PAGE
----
Got this from the library yesterday. I haven’t really dived in yet, but I love the Beholder circa 1975.
I’m reading Six of Crows by Leigh Bardugo. My sister gave me her copy and told me to read it because it was “mindblowingly good”. Its about a gritty fantasy heist book, which should be my cup of tea. I’m only 5 chapters in, and i have to say, its been a real struggle. I like a lot of things about it, but damn, one of the MCs, Kaz, is just the most much. I just don’t like him, and not even in that “i love to hate him” way. I dunno if anyone in Waypoint has read this and knows if it gets better? Does it?
I’m probably gonna finish either way out of respect for my sister, but its a struggle.
i’ve read this book and its sequel and like them a lot but yeah, kaz was probably my least favorite character out of the crew, particularly early on. he does get character development that made me warm to him but i can’t say if it would make you enjoy his character more? he’s definitely of a character type that might just stay insufferable to some people no matter what, i don’t know haha. it’s also been a year or two since i read the books so it’s hard to remember specifics.
best of luck!
The Borrowers by Mary Norton. Never read this one before. Reading it to the kiddo now. At once magical and at the same time oh so domestic.
Been ages since I read these, but somewhere in the back of my mind I’ve always thought there is a great Borrowers open world adventure game waiting to be made - set in a single house and possibly the surrounding yard.
Also if your kid likes the book, Studio Ghibli’s The Secret World of Arrietty is loosely based on it (I thought it was pretty fun - and the animation is gorgeous of course):
I have drenched myself in Warhammer 40K books.
Read the first four books of the Horus Heresy. Read the first book of Gaunt’s Ghosts and half of the second book. Currently making my way through Fire Caste.
LET ME TELL YOU THAT THE WARHAMMER 40K UNIVERSE IS EMOTIONALLY DRAINING. Everyone sucks so much.
Been picking away at Under The Pendulum Sun for a couple of weeks now.
I’m enjoying it so far, the world of Arcadia they set up is magical and weird and interesting. I’ve heard it gets a bit…questionable later on but so far at least it’s pretty good. Hoping to get it finished before I head back to my family for the holidays, because I want to read Record Of A Spaceborn Few over Christmas.
Somewhat related, my mum bought me the collection of BBC Radio 4 Radio Play adaptations of Terry Pratchett books. iTunes wasn’t able to figure out the track listings for the discs though so that has been a pain in the ass to sort. Managed to get Mort ripped and into a podcast player to make it easier to jump in and out of and listened to it. That’s a very good and very fun adaptation of Mort, I highly recommend it.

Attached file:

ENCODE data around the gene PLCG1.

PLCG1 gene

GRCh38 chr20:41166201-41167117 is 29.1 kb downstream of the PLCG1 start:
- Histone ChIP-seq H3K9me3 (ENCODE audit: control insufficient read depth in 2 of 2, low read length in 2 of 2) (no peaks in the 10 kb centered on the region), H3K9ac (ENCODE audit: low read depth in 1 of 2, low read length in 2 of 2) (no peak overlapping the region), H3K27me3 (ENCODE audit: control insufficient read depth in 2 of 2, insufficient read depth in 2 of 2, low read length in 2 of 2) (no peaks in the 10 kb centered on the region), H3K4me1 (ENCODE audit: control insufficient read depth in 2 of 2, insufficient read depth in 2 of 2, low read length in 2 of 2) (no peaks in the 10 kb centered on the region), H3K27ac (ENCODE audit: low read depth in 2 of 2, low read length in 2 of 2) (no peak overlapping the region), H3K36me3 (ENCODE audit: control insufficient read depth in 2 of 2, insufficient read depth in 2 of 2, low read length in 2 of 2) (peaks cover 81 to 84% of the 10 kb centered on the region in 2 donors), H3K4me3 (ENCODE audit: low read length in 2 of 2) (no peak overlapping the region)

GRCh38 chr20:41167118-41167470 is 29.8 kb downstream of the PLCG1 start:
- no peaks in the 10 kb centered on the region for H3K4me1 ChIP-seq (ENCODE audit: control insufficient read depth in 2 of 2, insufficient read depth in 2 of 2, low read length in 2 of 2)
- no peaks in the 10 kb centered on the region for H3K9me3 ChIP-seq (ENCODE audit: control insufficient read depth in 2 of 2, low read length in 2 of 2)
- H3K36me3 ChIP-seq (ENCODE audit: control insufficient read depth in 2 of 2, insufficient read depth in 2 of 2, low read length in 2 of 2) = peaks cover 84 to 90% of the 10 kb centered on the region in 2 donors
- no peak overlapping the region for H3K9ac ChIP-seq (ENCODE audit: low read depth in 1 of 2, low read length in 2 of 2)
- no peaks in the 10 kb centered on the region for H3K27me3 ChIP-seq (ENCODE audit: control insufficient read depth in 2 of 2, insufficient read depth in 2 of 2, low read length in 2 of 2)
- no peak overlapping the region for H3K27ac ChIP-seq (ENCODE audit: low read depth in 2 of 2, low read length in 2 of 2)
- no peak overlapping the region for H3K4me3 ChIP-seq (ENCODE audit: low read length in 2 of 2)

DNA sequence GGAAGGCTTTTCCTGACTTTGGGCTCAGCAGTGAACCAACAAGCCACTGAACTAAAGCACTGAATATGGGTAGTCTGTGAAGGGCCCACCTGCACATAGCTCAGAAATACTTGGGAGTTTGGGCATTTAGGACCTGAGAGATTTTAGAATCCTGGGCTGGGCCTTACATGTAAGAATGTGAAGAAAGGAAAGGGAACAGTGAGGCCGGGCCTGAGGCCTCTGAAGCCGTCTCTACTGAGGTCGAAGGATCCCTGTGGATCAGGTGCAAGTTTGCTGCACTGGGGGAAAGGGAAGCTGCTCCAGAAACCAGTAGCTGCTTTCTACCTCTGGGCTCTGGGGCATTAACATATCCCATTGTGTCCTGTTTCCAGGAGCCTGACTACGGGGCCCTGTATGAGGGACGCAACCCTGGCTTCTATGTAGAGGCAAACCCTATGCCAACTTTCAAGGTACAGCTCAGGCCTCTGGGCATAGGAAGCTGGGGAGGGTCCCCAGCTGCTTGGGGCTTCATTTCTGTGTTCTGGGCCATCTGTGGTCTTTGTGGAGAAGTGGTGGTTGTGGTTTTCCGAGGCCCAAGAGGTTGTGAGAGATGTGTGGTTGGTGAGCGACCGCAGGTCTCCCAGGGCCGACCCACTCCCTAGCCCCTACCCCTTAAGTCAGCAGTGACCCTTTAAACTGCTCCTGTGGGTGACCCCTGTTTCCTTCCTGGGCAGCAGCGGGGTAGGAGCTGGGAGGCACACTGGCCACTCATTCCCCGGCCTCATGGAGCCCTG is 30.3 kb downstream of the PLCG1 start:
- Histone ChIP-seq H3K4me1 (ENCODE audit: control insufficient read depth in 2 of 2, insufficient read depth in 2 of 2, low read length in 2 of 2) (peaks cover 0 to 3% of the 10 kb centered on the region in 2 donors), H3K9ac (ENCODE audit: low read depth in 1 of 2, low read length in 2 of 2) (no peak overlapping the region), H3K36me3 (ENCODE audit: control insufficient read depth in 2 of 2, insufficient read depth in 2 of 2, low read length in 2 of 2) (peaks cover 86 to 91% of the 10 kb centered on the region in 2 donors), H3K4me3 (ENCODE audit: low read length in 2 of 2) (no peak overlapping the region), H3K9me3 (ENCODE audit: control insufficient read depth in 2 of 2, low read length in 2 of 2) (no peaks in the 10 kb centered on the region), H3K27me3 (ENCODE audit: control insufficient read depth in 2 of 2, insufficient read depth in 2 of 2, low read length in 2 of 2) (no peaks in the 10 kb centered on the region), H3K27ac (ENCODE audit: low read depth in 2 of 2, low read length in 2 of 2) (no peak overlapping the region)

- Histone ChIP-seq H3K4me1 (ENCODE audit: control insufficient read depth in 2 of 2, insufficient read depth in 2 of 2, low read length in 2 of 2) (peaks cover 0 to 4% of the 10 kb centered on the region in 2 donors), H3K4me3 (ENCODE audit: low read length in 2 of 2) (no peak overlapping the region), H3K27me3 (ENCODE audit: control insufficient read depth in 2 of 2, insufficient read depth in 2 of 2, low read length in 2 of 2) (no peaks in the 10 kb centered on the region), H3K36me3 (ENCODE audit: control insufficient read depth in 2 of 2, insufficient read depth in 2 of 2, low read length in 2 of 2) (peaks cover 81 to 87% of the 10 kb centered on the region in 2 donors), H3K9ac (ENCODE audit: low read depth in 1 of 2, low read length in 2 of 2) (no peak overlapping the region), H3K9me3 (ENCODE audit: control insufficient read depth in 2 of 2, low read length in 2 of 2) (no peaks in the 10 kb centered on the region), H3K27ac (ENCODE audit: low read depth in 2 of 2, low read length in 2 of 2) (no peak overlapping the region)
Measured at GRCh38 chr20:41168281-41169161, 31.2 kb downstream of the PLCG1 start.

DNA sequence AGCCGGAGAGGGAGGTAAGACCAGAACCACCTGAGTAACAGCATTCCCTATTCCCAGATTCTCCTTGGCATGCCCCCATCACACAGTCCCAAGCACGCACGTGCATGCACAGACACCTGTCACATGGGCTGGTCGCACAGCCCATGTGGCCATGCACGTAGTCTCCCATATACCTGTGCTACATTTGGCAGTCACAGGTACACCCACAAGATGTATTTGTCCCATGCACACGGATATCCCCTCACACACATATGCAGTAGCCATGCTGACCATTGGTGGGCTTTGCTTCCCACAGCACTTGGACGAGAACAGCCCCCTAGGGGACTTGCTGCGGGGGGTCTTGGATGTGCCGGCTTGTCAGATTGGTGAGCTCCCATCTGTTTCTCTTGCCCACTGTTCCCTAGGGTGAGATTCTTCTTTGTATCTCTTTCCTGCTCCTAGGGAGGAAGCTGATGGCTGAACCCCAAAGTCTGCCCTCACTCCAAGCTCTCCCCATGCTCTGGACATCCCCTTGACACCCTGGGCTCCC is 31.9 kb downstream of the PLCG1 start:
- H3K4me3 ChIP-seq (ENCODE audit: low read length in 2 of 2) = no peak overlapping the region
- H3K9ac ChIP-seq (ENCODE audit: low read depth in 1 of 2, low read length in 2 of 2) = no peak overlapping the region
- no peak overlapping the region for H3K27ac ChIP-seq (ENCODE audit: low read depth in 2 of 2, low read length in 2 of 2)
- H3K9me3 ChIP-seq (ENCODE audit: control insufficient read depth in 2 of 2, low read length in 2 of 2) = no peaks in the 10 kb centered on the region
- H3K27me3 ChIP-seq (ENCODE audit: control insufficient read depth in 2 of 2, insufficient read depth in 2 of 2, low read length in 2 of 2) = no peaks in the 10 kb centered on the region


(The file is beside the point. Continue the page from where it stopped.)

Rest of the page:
Found the beautiful physical version of Tillie Walden’s On a Sunbeam
at the library today. Read it online last year when it was brought up in the comic of the year thread here.
My main window into the world of Fairies had been Neal Gaiman and Susanna Clarke until I read this book.Under the Pendulum Sun approaches the Fairy world as how it would relate to doctrines of Christianity…which Gaiman and Clarke play around with, for instance the business of being located next door to Hell and having to pay a tithe to Satan.
Anyway, the book…some very interesting imagery, it’s written like a victorian romance in some ways which is good and bad for me personally.
Seen this at ye olde local comics shoppe a few times and I’m really intrigued by it. Sounds like you would recommend it?
Yes! It was one of my favorite comics last year!
check it out here if you want a preview
Awesome! Now I’m even more excited to check it out
Killing Commendatore by Haruki Murakami.
Got other books to read but I read the first chapter then had to shift over to this one.
My first impression was that this novel contains so many elements from his other stories that it’s almost like a collage of his previous work, remixed into its own unique shape. This isn’t meant as a dig, in fact it’s comforting to me because i’ve enjoyed these ideas so much in the past…it’s like eating a meal made out of my comfort foods.
Synopsis is: 30 year old man is a successful portrait painter, his wife suddenly wants a divorce, and he decides to give up portraits, move up to the mountains and house sit his friends dad’s house. Once there he finds a mysterious painting and weirdness quickly escalates.
Yo, first comment on a forum of a community I’ve been following for a year, so I better make this count.
Probably something everyone on here has to discussed to death, but I picked up Watchmen during the comixology Black Friday sales and I just started reading for the first time as an adult with political feelings.
I’m only about a third of the way through but realizing my grimdark-teenage-self’s hero Rorschach was espousing musings that amount to the wet dreams of puritan alt-right incels is a lot.